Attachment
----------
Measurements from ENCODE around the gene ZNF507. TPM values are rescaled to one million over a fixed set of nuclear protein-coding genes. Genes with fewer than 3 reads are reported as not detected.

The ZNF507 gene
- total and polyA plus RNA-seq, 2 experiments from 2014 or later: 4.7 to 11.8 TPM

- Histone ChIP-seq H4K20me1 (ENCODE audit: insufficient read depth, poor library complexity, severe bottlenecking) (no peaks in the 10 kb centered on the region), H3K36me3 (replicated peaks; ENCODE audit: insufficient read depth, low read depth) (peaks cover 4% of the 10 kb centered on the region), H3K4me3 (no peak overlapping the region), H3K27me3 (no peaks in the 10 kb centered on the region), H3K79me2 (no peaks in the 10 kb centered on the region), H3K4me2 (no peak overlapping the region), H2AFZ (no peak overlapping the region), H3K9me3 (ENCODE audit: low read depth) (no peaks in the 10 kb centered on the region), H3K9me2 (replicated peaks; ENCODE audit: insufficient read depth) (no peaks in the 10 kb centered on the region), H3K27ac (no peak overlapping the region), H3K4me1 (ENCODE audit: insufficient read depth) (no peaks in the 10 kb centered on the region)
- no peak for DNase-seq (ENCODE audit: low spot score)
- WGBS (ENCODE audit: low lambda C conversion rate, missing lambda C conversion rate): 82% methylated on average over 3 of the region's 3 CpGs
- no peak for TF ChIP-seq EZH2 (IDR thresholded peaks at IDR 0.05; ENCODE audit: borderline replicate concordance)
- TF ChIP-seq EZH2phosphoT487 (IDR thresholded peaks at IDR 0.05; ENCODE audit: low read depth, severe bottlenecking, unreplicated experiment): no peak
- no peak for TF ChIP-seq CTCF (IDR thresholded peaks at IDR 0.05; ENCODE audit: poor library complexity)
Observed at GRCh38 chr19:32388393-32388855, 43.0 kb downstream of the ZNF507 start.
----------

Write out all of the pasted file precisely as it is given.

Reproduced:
Measurements from ENCODE around the gene ZNF507. TPM values are rescaled to one million over a fixed set of nuclear protein-coding genes. Genes with fewer than 3 reads are reported as not detected.

The ZNF507 gene
- total and polyA plus RNA-seq, 2 experiments from 2014 or later: 4.7 to 11.8 TPM

- Histone ChIP-seq H4K20me1 (ENCODE audit: insufficient read depth, poor library complexity, severe bottlenecking) (no peaks in the 10 kb centered on the region), H3K36me3 (replicated peaks; ENCODE audit: insufficient read depth, low read depth) (peaks cover 4% of the 10 kb centered on the region), H3K4me3 (no peak overlapping the region), H3K27me3 (no peaks in the 10 kb centered on the region), H3K79me2 (no peaks in the 10 kb centered on the region), H3K4me2 (no peak overlapping the region), H2AFZ (no peak overlapping the region), H3K9me3 (ENCODE audit: low read depth) (no peaks in the 10 kb centered on the region), H3K9me2 (replicated peaks; ENCODE audit: insufficient read depth) (no peaks in the 10 kb centered on the region), H3K27ac (no peak overlapping the region), H3K4me1 (ENCODE audit: insufficient read depth) (no peaks in the 10 kb centered on the region)
- no peak for DNase-seq (ENCODE audit: low spot score)
- WGBS (ENCODE audit: low lambda C conversion rate, missing lambda C conversion rate): 82% methylated on average over 3 of the region's 3 CpGs
- no peak for TF ChIP-seq EZH2 (IDR thresholded peaks at IDR 0.05; ENCODE audit: borderline replicate concordance)
- TF ChIP-seq EZH2phosphoT487 (IDR thresholded peaks at IDR 0.05; ENCODE audit: low read depth, severe bottlenecking, unreplicated experiment): no peak
- no peak for TF ChIP-seq CTCF (IDR thresholded peaks at IDR 0.05; ENCODE audit: poor library complexity)
Observed at GRCh38 chr19:32388393-32388855, 43.0 kb downstream of the ZNF507 start.